Regular cervical screening tests are important for all females, whether vaccinated against HPV or not, as the HPV vaccine doesn’t protect against all types of HPV that can cause cervical cancer. As cervical screening tests detect HPV and abnormal changes to cells in the cervix, treatment can start before cancer develops.
Some types of HPV infection can be prevented. The vaccine protects against 9 types of HPV that are the most common causes of cervical cancer and genital warts in Australia. The vaccine will not prevent all types of HPV that cause cervical cancer.
Immunisation against HPV is recommended as part of the National School Based HPV Vaccination Program. The National Immunisation Program (NIP) provided funded vaccines for all Year 7 students.
The vaccine is given as a 2 or 3 dose schedule over a 6 month period (the Immunisation Provider will advise which schedule you need). The vaccine is most effective when all doses have been given. Missed doses should be given as soon as possible. A funded vaccine can be given by your doctor or vaccine service provider, however a consultation fee may be charged.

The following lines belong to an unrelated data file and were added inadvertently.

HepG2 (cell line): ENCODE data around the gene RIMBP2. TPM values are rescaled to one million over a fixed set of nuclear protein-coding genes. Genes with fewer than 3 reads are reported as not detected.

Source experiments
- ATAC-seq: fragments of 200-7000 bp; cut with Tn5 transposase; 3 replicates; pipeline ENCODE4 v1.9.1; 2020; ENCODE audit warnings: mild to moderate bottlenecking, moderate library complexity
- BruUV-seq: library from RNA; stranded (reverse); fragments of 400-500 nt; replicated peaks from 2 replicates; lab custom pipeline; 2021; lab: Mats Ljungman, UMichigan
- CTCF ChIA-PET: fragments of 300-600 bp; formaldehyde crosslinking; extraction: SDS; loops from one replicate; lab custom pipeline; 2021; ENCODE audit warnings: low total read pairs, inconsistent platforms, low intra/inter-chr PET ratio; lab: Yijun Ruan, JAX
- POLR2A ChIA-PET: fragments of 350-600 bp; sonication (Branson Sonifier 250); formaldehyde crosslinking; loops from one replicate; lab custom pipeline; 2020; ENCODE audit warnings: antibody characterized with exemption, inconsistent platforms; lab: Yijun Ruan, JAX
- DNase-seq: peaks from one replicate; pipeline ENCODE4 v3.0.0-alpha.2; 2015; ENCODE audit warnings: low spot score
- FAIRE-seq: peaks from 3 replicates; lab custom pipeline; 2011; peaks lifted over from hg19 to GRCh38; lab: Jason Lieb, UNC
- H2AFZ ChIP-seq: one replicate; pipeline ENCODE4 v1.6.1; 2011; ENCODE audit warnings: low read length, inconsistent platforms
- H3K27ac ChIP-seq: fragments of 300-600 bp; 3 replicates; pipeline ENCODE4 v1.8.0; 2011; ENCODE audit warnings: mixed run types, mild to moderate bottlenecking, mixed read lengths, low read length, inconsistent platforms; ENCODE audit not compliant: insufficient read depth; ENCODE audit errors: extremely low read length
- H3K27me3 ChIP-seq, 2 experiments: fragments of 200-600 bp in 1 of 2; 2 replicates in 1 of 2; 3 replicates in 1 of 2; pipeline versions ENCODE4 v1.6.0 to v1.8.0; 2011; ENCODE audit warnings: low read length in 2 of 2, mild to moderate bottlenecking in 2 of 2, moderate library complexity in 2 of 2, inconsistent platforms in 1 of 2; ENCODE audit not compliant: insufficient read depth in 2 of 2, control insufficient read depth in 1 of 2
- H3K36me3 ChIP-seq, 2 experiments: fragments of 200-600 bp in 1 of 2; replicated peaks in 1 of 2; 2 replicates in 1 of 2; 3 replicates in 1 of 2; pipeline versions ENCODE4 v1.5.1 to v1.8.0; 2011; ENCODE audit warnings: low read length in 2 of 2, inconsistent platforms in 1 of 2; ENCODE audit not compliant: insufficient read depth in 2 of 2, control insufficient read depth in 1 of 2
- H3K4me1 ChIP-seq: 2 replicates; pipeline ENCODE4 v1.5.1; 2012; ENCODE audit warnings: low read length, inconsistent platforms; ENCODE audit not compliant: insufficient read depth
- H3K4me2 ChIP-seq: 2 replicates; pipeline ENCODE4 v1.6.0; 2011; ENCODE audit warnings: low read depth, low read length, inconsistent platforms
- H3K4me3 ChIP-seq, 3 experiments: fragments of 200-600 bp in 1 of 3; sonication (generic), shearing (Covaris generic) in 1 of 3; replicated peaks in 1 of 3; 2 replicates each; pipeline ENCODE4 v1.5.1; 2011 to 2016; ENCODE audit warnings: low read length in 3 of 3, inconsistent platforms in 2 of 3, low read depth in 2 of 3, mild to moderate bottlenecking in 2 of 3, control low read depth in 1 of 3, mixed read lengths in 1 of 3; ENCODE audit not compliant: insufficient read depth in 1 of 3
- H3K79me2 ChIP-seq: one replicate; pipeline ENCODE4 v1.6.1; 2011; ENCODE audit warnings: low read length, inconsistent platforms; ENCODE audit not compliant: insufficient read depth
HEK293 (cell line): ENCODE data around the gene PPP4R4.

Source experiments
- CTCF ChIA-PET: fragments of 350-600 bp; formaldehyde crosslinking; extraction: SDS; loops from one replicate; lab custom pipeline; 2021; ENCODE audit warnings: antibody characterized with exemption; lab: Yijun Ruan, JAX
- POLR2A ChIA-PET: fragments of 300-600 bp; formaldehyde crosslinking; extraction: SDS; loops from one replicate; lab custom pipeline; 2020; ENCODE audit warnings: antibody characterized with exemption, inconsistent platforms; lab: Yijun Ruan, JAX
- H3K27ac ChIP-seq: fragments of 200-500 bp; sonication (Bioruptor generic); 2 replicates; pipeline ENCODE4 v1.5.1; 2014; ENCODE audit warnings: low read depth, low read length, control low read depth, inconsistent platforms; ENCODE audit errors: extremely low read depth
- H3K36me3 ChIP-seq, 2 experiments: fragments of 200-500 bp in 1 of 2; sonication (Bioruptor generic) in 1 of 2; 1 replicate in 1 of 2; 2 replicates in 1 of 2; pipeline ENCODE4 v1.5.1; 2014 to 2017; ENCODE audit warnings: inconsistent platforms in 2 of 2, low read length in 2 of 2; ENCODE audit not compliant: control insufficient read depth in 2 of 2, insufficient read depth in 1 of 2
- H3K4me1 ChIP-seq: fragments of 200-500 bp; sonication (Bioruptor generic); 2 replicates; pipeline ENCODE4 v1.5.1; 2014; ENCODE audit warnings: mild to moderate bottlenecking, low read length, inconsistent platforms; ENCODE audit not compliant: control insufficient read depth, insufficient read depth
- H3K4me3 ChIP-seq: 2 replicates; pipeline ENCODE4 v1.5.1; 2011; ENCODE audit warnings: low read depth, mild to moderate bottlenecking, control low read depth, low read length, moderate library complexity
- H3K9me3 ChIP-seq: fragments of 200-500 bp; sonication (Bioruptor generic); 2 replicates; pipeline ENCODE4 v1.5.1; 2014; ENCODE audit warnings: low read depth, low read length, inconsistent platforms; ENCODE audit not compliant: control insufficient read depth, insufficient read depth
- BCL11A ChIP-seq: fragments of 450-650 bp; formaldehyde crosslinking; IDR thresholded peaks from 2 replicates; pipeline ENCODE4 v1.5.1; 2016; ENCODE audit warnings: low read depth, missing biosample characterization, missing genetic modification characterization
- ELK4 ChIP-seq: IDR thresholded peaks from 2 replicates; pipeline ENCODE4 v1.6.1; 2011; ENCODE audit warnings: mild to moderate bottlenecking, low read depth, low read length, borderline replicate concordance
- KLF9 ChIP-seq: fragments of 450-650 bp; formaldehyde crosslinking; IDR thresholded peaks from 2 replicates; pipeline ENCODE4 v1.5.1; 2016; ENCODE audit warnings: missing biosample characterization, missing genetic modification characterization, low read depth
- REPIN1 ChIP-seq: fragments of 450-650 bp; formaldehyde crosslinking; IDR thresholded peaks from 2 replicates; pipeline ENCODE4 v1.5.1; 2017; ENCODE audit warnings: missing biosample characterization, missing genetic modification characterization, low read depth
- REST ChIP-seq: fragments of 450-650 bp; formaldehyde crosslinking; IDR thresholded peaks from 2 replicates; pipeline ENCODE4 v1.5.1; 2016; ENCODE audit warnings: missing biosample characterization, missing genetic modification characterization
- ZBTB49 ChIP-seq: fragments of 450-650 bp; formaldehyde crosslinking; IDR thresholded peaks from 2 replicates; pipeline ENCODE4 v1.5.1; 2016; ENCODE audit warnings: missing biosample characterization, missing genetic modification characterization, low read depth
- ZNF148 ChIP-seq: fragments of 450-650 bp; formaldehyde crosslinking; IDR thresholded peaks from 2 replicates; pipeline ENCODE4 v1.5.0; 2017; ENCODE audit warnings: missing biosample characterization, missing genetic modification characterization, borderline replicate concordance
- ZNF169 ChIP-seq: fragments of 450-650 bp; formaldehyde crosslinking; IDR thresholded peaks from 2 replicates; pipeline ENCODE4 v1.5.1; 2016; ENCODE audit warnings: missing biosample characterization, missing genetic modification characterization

Immunisation is still recommended for people who have had sexual contact, even though they may have already been infected with 1 or more of the 9 types of HPV as the vaccine protects against all 9 HPV types. The vaccine should not be given during pregnancy but is safe for breastfeeding women.
Worldwide, extensive clinical trial and post marketing safety surveillance data indicate that HPV vaccines are well tolerated and safe. The World Health Organization (WHO) Global Advisory Committee on Vaccine Safety has not found any safety issues that would alter their recommendations for use of the HPV vaccine.
Contact your immunisation provider if you or your child has a reaction following vaccination which you consider serious or unexpected.
All vaccinations, including HPV vaccination are recorded on the Australian Immunisation Register.
Most genital HPV infections do not cause any symptoms and people usually do not know they have the infection as their immune system clears the virus naturally. However, certain ‘high risk’ genital HPV types can sometimes lead to cancers of the cervix, vulva, vagina, penis, anus, mouth and throat.
Most women who have HPV will clear the virus naturally and do not develop cervical cancer. In a small number of women HPV stays in the cells of the cervix. If the infection is not cleared, there is an increased risk of cervical cancer. It is important to have a cervical screening test every 5 years so HPV and associated cell changes can be identified, checked and treated if necessary.
If you think you have warts, have been exposed to genital warts, or are worried about HPV infection, talk to your local doctor, sexual health clinic, family planning clinic or nearest public health unit. You can be immunised at your local doctor or medical centre. Check with your local council, community child health and community health centre regarding free immunisation clinics.